NEW YORK (
plans to hire roughly 200 business bankers by the end of next year that would specifically cater to small businesses in the U.S.
The bank is looking to target businesses with less than $20 million in annual sales. With the additional hires, Citi's total number of small-business bankers would be approximately 500, or one for every two U.S. branches,
Citigroup apparently claims that 2,500 of the world's 3,000 largest corporations are clients, the article says, but like other large U.S. banks, it is making a push for small companies.
"It's a renewed focus for us," Raj Seshadri, Citi's head of small-business banking told
. "We feel we can help business owners and the economic recovery, and there's money to be made for our shareholders."
Seshadri declined to disclose the total amount of outstanding credit to small businesses. As of the end of the third quarter, Citi had made roughly $4.5 billion in new small business loans - roughly equal to those originated in 2009, Bloomberg said.
Large banks including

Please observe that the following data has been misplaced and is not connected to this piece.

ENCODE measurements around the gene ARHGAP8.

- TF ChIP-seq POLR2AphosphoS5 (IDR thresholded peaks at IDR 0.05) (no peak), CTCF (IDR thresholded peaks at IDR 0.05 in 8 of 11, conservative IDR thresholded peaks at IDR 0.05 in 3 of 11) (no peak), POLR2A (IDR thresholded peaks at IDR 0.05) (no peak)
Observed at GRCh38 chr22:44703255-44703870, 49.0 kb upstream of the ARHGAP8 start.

Bank of America
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are also looking to attract more business customers.
However, banks with less than $10 billion in assets provide 56% of small business loans in the U.S., the
article said citing data from the Independent Community Bankers of America.
Small business banking is typically more relationship-based, something that regional and community banks are more attuned to offering.
However, larger banks are looking to smaller companies for business between the combination of pressure from the government for banks to lend more, particularly to small businesses, as well as banks continuing to stem mortgage losses as well as offset lost fee revenue due to new financial reform measures.
Separately, Chase said Monday that it had more than doubled its Small Business Administration loan volume this year. The bank has made 3,386 loans in fiscal 2010, Chase said, up 170% from a year earlier. In dollar amounts, Chase lent $434 million in SBA loans, up 217%, it said.